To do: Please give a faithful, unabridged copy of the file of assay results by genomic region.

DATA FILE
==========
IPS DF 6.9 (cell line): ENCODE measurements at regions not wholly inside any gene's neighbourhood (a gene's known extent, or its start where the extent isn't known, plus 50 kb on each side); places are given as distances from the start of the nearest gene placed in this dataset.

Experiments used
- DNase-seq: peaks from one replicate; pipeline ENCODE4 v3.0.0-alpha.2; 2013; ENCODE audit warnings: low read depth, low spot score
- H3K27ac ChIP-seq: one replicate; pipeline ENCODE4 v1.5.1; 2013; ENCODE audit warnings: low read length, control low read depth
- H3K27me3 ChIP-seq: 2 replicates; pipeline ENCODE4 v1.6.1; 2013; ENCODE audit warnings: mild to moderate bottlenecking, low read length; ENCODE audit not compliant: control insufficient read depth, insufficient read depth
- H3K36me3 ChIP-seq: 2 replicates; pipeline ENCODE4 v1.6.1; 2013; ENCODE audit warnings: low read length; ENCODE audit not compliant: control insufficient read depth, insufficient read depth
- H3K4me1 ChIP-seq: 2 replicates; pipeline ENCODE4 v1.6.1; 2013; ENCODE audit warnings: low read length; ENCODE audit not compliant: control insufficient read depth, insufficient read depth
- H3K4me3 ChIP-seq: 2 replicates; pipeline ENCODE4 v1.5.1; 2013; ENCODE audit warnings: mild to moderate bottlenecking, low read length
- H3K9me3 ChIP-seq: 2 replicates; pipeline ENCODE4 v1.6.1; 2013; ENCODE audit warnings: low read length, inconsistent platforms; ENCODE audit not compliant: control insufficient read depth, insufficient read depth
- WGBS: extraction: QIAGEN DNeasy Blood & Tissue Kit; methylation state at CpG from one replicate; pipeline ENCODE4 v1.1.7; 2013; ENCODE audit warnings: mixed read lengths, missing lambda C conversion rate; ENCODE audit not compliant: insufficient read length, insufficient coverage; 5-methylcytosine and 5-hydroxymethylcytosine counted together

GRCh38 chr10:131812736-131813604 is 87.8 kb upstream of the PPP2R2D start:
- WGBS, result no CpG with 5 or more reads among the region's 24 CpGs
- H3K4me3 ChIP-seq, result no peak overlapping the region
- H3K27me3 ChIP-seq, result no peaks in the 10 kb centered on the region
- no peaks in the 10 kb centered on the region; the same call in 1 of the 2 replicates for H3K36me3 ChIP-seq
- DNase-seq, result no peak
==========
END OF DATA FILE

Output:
IPS DF 6.9 (cell line): ENCODE measurements at regions not wholly inside any gene's neighbourhood (a gene's known extent, or its start where the extent isn't known, plus 50 kb on each side); places are given as distances from the start of the nearest gene placed in this dataset.

Experiments used
- DNase-seq: peaks from one replicate; pipeline ENCODE4 v3.0.0-alpha.2; 2013; ENCODE audit warnings: low read depth, low spot score
- H3K27ac ChIP-seq: one replicate; pipeline ENCODE4 v1.5.1; 2013; ENCODE audit warnings: low read length, control low read depth
- H3K27me3 ChIP-seq: 2 replicates; pipeline ENCODE4 v1.6.1; 2013; ENCODE audit warnings: mild to moderate bottlenecking, low read length; ENCODE audit not compliant: control insufficient read depth, insufficient read depth
- H3K36me3 ChIP-seq: 2 replicates; pipeline ENCODE4 v1.6.1; 2013; ENCODE audit warnings: low read length; ENCODE audit not compliant: control insufficient read depth, insufficient read depth
- H3K4me1 ChIP-seq: 2 replicates; pipeline ENCODE4 v1.6.1; 2013; ENCODE audit warnings: low read length; ENCODE audit not compliant: control insufficient read depth, insufficient read depth
- H3K4me3 ChIP-seq: 2 replicates; pipeline ENCODE4 v1.5.1; 2013; ENCODE audit warnings: mild to moderate bottlenecking, low read length
- H3K9me3 ChIP-seq: 2 replicates; pipeline ENCODE4 v1.6.1; 2013; ENCODE audit warnings: low read length, inconsistent platforms; ENCODE audit not compliant: control insufficient read depth, insufficient read depth
- WGBS: extraction: QIAGEN DNeasy Blood & Tissue Kit; methylation state at CpG from one replicate; pipeline ENCODE4 v1.1.7; 2013; ENCODE audit warnings: mixed read lengths, missing lambda C conversion rate; ENCODE audit not compliant: insufficient read length, insufficient coverage; 5-methylcytosine and 5-hydroxymethylcytosine counted together

GRCh38 chr10:131812736-131813604 is 87.8 kb upstream of the PPP2R2D start:
- WGBS, result no CpG with 5 or more reads among the region's 24 CpGs
- H3K4me3 ChIP-seq, result no peak overlapping the region
- H3K27me3 ChIP-seq, result no peaks in the 10 kb centered on the region
- no peaks in the 10 kb centered on the region; the same call in 1 of the 2 replicates for H3K36me3 ChIP-seq
- DNase-seq, result no peak